Jun 14, 2008

Sand in an Oyster

This is a beautiful article that was sent my way by a support group I belong to. A prima ballerina in Mexico has done a one-woman show by living in a wheelchair for months, seeing what it was like and then turning it into a performance. Here is the article in it's entirety:


'Sand in an Oyster,' A Dancer for the Disabled

By Manuel Roig-Franzia
Washington Post Foreign Service
Wednesday, June 4, 2008; A14

MEXIC O CITY -- Rossana Peñaloza has floated across stages in Lima and Havana and Mexico City. She has writhed and winced, spun and darted.

But this prima ballerina, the embodiment of beauty and athleticism, had to sit down to really shake people.

Sit down in a wheelchair.

For weeks now, Peñaloza has shocked and shamed Mexico, performing a one-woman show that challenges perceptions of the disabled in a country where people with disabilities frequently live cloistered lives because of the social stigma associated with their condition here. Though Peñaloza is not disabled -- at age 45, her limbs can still send her shooting artfully across a stage -- she conceived a startling performance almost entirely confined to a wheelchair. A dance on wheels.

For six months before her debut this spring, Peñaloza chose to live in a wheelchair. She tried to navigate Mexico City sidewalks that have no ramps or that have broken ramps or ramps so narrow her wheelchair didn't fit. She cringed as speeding drivers came breathtakingly close to running her down, even when she was in the crosswalk.

But most of all, she watched people's eyes. After years of catching bouquets and taking bows, she suddenly was "the other," a freak, an annoyance and, maybe worst of all, an object of pity.

She cried every day. And she was furious.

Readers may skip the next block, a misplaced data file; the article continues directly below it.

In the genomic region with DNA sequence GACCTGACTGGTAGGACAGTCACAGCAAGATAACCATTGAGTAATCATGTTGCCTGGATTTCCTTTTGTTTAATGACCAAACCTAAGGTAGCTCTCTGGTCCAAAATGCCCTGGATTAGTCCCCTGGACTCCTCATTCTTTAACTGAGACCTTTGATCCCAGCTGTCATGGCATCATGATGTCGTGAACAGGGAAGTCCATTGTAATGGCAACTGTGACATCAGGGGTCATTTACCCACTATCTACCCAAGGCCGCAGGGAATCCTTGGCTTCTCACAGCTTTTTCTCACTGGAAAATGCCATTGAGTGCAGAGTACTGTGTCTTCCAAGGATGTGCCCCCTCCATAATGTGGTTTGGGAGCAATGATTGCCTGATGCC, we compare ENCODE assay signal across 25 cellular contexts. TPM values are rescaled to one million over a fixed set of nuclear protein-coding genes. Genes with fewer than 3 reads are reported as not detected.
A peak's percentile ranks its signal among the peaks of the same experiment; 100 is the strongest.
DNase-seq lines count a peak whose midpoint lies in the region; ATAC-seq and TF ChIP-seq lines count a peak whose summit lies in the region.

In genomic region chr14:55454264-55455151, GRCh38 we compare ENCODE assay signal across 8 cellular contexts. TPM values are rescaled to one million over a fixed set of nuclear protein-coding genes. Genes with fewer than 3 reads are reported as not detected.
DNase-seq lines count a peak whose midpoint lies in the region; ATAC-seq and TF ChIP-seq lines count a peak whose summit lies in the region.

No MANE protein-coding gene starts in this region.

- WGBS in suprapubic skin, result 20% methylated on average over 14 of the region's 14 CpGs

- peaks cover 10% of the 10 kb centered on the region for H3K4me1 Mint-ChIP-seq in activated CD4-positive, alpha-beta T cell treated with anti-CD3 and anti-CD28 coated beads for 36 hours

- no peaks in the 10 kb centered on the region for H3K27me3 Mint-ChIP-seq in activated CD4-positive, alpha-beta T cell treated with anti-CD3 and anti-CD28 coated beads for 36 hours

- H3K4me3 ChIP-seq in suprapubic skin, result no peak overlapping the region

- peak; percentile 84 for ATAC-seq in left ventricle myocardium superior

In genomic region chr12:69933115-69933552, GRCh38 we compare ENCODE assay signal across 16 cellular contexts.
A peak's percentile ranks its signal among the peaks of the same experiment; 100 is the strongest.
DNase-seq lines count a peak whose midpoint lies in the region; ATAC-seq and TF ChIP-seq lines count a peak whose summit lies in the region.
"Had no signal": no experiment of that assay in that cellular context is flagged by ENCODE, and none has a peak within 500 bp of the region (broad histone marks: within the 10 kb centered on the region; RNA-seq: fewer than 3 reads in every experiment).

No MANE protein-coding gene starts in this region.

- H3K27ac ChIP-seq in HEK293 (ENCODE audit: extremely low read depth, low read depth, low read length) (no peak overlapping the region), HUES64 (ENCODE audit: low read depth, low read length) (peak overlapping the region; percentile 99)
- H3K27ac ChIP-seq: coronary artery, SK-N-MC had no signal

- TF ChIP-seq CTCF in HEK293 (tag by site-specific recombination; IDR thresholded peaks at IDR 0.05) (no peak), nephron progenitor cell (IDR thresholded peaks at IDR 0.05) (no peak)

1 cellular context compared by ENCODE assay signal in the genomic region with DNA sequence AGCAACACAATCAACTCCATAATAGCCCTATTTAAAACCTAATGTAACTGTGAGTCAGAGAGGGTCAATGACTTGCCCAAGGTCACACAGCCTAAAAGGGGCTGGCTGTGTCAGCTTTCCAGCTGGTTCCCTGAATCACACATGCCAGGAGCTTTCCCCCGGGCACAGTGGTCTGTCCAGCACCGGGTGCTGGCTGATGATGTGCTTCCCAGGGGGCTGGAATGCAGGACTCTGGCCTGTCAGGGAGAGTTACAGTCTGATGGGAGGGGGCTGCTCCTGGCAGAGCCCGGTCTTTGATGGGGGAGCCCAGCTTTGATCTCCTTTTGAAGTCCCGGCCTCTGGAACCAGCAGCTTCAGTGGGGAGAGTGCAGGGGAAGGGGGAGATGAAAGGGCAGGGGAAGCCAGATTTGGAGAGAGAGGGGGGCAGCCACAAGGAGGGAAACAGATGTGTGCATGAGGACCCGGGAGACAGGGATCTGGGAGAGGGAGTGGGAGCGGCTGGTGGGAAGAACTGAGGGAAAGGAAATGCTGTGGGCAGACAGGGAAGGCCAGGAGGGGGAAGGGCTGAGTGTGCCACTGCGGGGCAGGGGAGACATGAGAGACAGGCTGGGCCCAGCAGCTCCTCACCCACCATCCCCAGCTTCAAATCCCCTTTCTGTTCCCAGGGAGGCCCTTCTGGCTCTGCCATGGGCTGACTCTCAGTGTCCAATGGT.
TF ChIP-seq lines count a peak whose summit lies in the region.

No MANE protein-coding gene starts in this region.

"And You, What?" -- the title of Peñaloza's one-woman show -- grew out of those frustrating days. Her "grito" -- a Spanish word that means emphatic cry -- has turned her into an accidental activist, a buzz-generating and provocative voice. All it took was a ballerina willing not to use her legs.

She has earned a following among students at the nearby National Autonomous University of Mexico. One recent evening, scores of them packed an art house theater to watch her, many of them snapping photographs throughout the performance.

"This just makes you think a lot," said Gabriella Castro, a photography student attending the show for a second time. "I've never seen anything like it."

On stage, Peñaloza transforms her wheelchair from an object that limits her to an object that enhances. She abandons the use of her legs, picking them up and dropping them heavily over the backrest. Then she arches her back, dangling over the edge of the seat and gliding effortlessly.

In one scene, Peñaloza touches herself beneath her clothes. Lourdes Silva, director of a Mexico City radio program staffed by disabled people, was transfixed.

"People -- especially here in Mexico -- don't realize that the disabled often experience sexuality just like anyone else," Silva said in an interview. "It never gets talked about, and you certainly never see it on a stage. It was powerful."

Even the music is searching, questioning, inconclusive.

"Quizas, Quizas, Quizas," the Latin classic by Cuban songwriter Osvaldo Farrés that repeats "perhaps, perhaps, perhaps," jumps out of the speakers as Peñaloza hurtles toward the end of the stage